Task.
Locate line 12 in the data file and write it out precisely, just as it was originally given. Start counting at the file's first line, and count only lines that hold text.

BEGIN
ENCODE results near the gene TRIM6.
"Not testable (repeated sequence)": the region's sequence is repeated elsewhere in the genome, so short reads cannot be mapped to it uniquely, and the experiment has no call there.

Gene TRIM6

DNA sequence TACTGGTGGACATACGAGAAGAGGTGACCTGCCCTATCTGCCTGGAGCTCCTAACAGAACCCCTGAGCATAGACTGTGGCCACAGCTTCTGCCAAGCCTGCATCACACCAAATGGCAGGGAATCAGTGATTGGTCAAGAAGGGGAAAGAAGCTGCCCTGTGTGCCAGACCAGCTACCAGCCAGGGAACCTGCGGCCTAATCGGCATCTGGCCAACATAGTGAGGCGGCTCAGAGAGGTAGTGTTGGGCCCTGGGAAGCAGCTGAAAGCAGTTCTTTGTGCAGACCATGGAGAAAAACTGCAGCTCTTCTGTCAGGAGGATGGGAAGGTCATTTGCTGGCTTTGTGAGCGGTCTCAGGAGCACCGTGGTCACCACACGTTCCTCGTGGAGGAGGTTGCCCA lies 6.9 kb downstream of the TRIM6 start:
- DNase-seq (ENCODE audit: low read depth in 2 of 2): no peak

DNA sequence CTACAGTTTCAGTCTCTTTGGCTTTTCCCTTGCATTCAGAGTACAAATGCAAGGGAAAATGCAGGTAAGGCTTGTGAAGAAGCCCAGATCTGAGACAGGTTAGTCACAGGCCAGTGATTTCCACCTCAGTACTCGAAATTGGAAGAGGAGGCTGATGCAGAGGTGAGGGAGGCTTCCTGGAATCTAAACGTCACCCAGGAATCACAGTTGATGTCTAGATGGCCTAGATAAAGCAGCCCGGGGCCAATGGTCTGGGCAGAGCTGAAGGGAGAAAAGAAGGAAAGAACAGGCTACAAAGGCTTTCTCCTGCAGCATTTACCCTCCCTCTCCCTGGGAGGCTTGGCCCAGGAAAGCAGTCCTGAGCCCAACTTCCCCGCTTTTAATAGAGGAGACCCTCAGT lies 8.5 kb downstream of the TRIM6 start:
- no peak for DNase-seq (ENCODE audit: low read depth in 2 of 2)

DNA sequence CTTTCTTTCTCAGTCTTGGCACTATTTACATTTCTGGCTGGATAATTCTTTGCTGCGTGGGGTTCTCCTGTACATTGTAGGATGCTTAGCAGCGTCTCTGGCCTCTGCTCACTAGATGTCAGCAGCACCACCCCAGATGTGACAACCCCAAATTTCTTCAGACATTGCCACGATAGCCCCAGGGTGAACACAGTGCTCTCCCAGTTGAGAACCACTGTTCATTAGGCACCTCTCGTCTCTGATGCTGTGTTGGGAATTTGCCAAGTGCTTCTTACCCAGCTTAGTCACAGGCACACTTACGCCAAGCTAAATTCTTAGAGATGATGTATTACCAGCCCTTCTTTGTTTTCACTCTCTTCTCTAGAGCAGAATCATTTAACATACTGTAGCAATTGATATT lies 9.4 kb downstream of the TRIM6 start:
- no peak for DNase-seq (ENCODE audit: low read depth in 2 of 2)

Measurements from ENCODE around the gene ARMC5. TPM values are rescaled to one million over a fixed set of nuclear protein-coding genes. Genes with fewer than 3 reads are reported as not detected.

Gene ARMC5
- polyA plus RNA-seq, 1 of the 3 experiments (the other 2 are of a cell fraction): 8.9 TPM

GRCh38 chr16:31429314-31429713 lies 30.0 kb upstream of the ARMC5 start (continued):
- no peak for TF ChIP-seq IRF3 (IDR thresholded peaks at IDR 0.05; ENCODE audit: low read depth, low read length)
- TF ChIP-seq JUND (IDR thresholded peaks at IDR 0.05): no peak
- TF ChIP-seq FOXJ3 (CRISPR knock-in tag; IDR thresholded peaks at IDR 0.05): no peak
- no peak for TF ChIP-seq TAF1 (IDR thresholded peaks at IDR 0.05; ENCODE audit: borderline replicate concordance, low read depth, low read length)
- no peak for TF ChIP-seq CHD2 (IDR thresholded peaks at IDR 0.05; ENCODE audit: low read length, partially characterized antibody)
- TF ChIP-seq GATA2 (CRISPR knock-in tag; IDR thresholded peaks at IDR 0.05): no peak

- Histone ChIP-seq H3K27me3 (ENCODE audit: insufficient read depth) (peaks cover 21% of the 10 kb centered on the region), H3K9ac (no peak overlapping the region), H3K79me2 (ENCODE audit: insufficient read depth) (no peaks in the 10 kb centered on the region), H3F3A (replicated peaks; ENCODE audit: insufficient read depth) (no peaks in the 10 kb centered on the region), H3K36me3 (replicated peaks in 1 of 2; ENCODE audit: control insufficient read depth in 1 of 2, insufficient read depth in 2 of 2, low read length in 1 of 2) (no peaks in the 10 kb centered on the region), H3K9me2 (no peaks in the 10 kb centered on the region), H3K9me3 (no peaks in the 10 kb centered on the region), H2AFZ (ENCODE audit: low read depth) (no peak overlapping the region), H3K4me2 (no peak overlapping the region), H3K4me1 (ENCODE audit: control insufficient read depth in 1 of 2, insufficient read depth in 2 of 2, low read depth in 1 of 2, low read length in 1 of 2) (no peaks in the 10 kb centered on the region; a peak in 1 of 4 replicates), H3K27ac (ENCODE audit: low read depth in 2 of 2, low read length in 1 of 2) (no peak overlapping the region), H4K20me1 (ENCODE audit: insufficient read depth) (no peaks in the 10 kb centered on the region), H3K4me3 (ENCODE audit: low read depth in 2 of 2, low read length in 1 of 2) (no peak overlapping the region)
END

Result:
- polyA plus RNA-seq, 1 of the 3 experiments (the other 2 are of a cell fraction): 8.9 TPM